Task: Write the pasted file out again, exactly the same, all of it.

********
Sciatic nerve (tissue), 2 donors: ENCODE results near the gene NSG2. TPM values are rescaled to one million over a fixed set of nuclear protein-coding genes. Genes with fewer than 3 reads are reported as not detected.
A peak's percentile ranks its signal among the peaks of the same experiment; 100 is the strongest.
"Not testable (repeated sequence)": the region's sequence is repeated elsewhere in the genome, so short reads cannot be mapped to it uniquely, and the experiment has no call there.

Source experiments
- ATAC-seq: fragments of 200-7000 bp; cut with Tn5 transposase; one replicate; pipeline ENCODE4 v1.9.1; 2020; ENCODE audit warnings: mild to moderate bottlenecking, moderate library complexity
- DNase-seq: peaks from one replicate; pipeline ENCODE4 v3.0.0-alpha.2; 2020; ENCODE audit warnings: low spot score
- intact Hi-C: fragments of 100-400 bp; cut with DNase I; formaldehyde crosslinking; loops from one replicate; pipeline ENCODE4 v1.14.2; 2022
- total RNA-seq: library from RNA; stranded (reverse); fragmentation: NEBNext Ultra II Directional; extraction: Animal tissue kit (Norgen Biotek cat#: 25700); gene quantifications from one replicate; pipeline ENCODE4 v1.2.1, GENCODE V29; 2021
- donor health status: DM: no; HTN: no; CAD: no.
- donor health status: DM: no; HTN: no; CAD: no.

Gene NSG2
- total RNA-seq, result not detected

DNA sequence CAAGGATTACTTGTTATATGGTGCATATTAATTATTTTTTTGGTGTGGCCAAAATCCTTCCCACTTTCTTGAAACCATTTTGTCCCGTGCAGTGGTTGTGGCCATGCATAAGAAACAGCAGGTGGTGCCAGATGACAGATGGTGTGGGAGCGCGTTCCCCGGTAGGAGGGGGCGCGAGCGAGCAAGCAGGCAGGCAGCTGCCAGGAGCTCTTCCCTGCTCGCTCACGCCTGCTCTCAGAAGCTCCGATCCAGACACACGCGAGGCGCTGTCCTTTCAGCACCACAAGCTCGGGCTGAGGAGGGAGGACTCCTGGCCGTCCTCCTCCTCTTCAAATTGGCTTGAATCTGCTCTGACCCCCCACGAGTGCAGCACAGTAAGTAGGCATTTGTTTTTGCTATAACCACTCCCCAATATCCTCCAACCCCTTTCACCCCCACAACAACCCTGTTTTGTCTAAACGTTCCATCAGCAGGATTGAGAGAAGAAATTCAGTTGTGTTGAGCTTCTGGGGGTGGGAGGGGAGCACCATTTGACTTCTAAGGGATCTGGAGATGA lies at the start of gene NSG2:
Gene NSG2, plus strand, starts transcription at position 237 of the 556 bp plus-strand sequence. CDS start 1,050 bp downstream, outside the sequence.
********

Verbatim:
Sciatic nerve (tissue), 2 donors: ENCODE results near the gene NSG2. TPM values are rescaled to one million over a fixed set of nuclear protein-coding genes. Genes with fewer than 3 reads are reported as not detected.
A peak's percentile ranks its signal among the peaks of the same experiment; 100 is the strongest.
"Not testable (repeated sequence)": the region's sequence is repeated elsewhere in the genome, so short reads cannot be mapped to it uniquely, and the experiment has no call there.

Source experiments
- ATAC-seq: fragments of 200-7000 bp; cut with Tn5 transposase; one replicate; pipeline ENCODE4 v1.9.1; 2020; ENCODE audit warnings: mild to moderate bottlenecking, moderate library complexity
- DNase-seq: peaks from one replicate; pipeline ENCODE4 v3.0.0-alpha.2; 2020; ENCODE audit warnings: low spot score
- intact Hi-C: fragments of 100-400 bp; cut with DNase I; formaldehyde crosslinking; loops from one replicate; pipeline ENCODE4 v1.14.2; 2022
- total RNA-seq: library from RNA; stranded (reverse); fragmentation: NEBNext Ultra II Directional; extraction: Animal tissue kit (Norgen Biotek cat#: 25700); gene quantifications from one replicate; pipeline ENCODE4 v1.2.1, GENCODE V29; 2021
- donor health status: DM: no; HTN: no; CAD: no.
- donor health status: DM: no; HTN: no; CAD: no.

Gene NSG2
- total RNA-seq, result not detected

DNA sequence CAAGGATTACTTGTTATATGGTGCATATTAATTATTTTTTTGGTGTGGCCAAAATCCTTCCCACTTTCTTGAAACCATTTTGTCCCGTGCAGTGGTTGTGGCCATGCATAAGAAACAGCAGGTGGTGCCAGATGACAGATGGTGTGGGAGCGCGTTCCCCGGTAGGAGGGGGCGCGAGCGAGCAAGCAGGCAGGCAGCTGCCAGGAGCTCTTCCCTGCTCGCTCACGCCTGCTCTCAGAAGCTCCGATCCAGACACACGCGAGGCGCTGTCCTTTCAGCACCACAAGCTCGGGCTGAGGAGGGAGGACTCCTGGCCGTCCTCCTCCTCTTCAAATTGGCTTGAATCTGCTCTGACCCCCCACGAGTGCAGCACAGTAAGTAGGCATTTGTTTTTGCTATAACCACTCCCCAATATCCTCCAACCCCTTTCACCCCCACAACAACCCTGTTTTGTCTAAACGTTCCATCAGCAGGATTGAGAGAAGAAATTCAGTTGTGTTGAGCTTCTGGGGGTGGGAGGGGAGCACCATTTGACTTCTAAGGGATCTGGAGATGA lies at the start of gene NSG2:
Gene NSG2, plus strand, starts transcription at position 237 of the 556 bp plus-strand sequence. CDS start 1,050 bp downstream, outside the sequence.